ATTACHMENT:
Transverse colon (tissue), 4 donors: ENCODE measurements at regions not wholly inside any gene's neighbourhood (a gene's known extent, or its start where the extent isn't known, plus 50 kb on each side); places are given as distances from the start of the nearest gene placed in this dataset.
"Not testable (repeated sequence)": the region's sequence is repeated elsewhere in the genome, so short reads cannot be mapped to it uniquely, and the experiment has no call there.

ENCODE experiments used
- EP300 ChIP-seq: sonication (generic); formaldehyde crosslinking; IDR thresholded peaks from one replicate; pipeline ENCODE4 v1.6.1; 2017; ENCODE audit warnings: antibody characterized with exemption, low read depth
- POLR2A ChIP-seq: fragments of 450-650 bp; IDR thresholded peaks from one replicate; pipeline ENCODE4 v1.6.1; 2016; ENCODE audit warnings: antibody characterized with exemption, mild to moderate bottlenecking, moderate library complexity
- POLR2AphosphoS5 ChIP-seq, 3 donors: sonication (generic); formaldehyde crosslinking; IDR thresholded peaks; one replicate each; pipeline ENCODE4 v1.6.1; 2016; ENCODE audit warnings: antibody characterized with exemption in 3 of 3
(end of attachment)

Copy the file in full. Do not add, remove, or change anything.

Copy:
Transverse colon (tissue), 4 donors: ENCODE measurements at regions not wholly inside any gene's neighbourhood (a gene's known extent, or its start where the extent isn't known, plus 50 kb on each side); places are given as distances from the start of the nearest gene placed in this dataset.
"Not testable (repeated sequence)": the region's sequence is repeated elsewhere in the genome, so short reads cannot be mapped to it uniquely, and the experiment has no call there.

ENCODE experiments used
- EP300 ChIP-seq: sonication (generic); formaldehyde crosslinking; IDR thresholded peaks from one replicate; pipeline ENCODE4 v1.6.1; 2017; ENCODE audit warnings: antibody characterized with exemption, low read depth
- POLR2A ChIP-seq: fragments of 450-650 bp; IDR thresholded peaks from one replicate; pipeline ENCODE4 v1.6.1; 2016; ENCODE audit warnings: antibody characterized with exemption, mild to moderate bottlenecking, moderate library complexity
- POLR2AphosphoS5 ChIP-seq, 3 donors: sonication (generic); formaldehyde crosslinking; IDR thresholded peaks; one replicate each; pipeline ENCODE4 v1.6.1; 2016; ENCODE audit warnings: antibody characterized with exemption in 3 of 3